If you’re still happy once your free trial has ended, then we’ve got good news: we have an exclusive discount code for our readers that will knock 10% off the cost of any Squarespace plan. All you need to do is enter the code WBE at checkout.

Squarespace SEO: FAQs

Not in an actionable way – there are no changes to be made at your end! However, Google does give higher priority to mobile-optimized sites. Since every Squarespace website template comes with its own unique mobile style, your Squarespace site is automatically ready to be found in mobile searches. If you do want to take this a step further, you can take simple steps, like not putting large media files or too much content on one page. Squarespace also has its own article with helpful tips on formatting your site for a mobile device.

The truth is, WordPress still has more power than Squarespace when it comes to SEO, because of all the plugins you can install. However, Squarespace supplies you with everything you need right at your fingertips, which makes it easy to get started and manage long-term. They both give you powerful SEO tools, it just comes down to personal preference. 

Read more about Squarespace vs WordPress in our in-depth comparison.

Yes! Squarespace does a lot of the optimizing for you, and gives you the tools necessary to easily set your site up for success. Squarespace won’t hold your hand as much as, say, Wix, but it does come with a solid SEO checklist and lots of in-depth help articles in case you do get stuck.

Squarespace is the best website builder for scalability through SEO tools. Wix is best for beginners, while Weebly is best for combining ecommerce with SEO. So again, it really depends on how hands-on you want to be – Squarespace is the most advanced out of the three, but doesn’t provide prompts or an app like Wix does.

Don’t forget that you can read more about these three builders and their SEO tools in our review of the Best SEO Website Builders.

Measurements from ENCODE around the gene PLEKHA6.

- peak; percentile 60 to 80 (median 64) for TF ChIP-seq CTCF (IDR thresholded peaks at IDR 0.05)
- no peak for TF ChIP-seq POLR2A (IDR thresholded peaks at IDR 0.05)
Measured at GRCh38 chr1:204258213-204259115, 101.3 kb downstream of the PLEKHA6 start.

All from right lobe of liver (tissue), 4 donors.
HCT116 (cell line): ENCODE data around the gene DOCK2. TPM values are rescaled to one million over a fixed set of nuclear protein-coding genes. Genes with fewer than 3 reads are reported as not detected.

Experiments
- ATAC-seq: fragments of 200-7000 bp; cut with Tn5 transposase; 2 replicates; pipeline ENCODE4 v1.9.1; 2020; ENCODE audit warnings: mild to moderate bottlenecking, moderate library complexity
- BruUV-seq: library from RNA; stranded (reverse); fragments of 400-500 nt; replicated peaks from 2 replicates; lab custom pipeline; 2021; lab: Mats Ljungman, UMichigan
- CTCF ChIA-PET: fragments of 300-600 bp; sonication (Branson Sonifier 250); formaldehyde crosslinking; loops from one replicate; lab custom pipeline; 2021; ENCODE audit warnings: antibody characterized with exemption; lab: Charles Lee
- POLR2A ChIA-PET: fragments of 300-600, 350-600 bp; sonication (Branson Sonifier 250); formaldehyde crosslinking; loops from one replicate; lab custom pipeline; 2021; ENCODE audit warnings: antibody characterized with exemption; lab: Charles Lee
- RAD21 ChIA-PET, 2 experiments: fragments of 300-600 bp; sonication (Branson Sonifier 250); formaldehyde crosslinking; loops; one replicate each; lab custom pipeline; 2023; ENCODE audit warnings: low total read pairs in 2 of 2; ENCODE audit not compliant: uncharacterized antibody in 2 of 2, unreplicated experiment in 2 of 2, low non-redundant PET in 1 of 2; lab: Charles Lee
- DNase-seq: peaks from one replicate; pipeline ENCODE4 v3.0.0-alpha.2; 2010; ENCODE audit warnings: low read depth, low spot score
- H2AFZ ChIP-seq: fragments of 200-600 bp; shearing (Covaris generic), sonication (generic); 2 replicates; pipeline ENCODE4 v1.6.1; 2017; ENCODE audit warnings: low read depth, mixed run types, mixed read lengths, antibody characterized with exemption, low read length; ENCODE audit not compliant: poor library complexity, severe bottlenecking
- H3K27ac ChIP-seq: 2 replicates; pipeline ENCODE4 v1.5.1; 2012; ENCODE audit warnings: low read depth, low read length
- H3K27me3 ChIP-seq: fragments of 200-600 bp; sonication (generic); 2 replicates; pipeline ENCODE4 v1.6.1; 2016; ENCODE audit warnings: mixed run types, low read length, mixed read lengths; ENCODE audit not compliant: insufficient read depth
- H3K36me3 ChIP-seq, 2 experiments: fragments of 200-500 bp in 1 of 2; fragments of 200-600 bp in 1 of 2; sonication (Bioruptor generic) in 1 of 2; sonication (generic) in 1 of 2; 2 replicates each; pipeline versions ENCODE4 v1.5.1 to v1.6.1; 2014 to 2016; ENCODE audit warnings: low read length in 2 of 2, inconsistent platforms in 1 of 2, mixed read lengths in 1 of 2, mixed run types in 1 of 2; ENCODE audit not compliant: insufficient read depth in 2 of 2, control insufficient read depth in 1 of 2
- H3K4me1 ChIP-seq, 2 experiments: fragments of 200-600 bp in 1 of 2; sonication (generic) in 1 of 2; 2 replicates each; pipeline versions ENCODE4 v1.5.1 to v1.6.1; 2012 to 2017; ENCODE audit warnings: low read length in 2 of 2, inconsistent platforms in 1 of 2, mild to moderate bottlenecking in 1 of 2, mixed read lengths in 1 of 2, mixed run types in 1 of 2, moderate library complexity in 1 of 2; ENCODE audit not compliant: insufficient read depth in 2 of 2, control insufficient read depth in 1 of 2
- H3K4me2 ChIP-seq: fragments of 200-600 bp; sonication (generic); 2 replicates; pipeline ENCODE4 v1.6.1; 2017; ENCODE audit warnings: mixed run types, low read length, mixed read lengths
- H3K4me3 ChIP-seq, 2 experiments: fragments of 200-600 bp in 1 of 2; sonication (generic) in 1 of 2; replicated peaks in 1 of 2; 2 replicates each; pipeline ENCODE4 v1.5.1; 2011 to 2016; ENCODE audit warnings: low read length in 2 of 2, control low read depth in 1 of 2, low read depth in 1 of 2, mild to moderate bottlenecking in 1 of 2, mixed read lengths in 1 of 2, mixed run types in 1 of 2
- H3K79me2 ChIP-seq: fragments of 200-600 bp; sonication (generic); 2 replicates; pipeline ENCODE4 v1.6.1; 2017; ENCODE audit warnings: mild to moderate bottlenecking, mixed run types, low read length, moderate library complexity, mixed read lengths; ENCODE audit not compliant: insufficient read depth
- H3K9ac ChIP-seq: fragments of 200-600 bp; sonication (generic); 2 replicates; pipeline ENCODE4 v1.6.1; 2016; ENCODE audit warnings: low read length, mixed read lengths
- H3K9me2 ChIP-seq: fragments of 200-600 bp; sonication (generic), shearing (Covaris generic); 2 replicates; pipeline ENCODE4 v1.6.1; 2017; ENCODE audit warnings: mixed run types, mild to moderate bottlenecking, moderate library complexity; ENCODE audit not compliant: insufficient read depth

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About Fred O'Brien

Fred O'Brien

I know from experience that building a website is only as hard as you make it. The internet is more accessible than it’s ever been, with all the resources you need to join in and stand out. Anyone can get online. I’m here to help you do that.

8 comments

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  • Avatar
    Naman Modi
    Version 7 has been improved to cater for the complicated editing interface. The site builder now allows real point and click interaction which proves your site’s building speed. However, it may sometimes feel a little minimalistic and requires a bit of time to master the editor completely. Although some of the pages have icons that don’t clearly explain their purpose, Squarespace gives many great tutorials that explain all the tools. Overall, the service is worth it if you need to build a stylish and well-designed website. Try it out for the first-hand experience.
  • Avatar
    Matthew
    I've done a fair bit of SEO work and gotten many pages to no.1 on page 1. But with squarespace i find every step of my work is hindered. It's a terrible platform and I strongly recommend against using it if you want your page to be found. p.s. one of the site I've SEO-ed is no.2 on page 1 for it's keywords. So it CAN be done, but it wasn't easy.
    1 reply
    • Natasha Willett
      Natasha Willett
      Hi Matthew, Cheers for your comment, it's great to bring this sort of issue to others within the community. Can I ask what you found difficult and exact examples of where squarspace in your opinion has not been great for SEO, it may help others who are struggling. I am surprised to hear this however, specially with all the extra support Squarespace provide when it comes down to SEO, if you have not already have a little closer at their SEO visibility guidance post here. Good luck and again thank you for sharing. Natasha.
  • Avatar
    SF
    Well... this article misleads about meta descriptions, which help with conversion. Some of Squarespace's templates (Five, Bedford and others) do NOT allow you to create meta descriptions that are separate from the text overlay on the banner image. So if you want your Google Search sitelinks to have a reasonable chance of displaying properly, Squarespace is not going to be your friend.
  • Avatar
    Monika Gab
    I really like the on-page SEO tools that offer Exai website builder. They offer built in tools that make sure every page on the website has H1, page description, keywords, page name, path etc. And the best part is that you add the name of the page and all the rest are filled with the same name. Plus you can add other keywords and edit the existing if you want to. My site is built there and I can always be sure that I have all on page SEO points thicked.
    1 reply
    • Fred Isaac
      Fred Isaac
      Hi Monika, I've not used Exai personally but will be sure to check it out. Thanks for the comment.
  • Avatar
    rajvishah
    nice blog i loved it.amazing writing.last two days ago i just randomaly checking sites.i found wonderfull design ,very creative sites and blog on buildabazaar.ooo.
    1 reply
    • Fred Isaac
      Fred Isaac
      Thanks Rajvishah!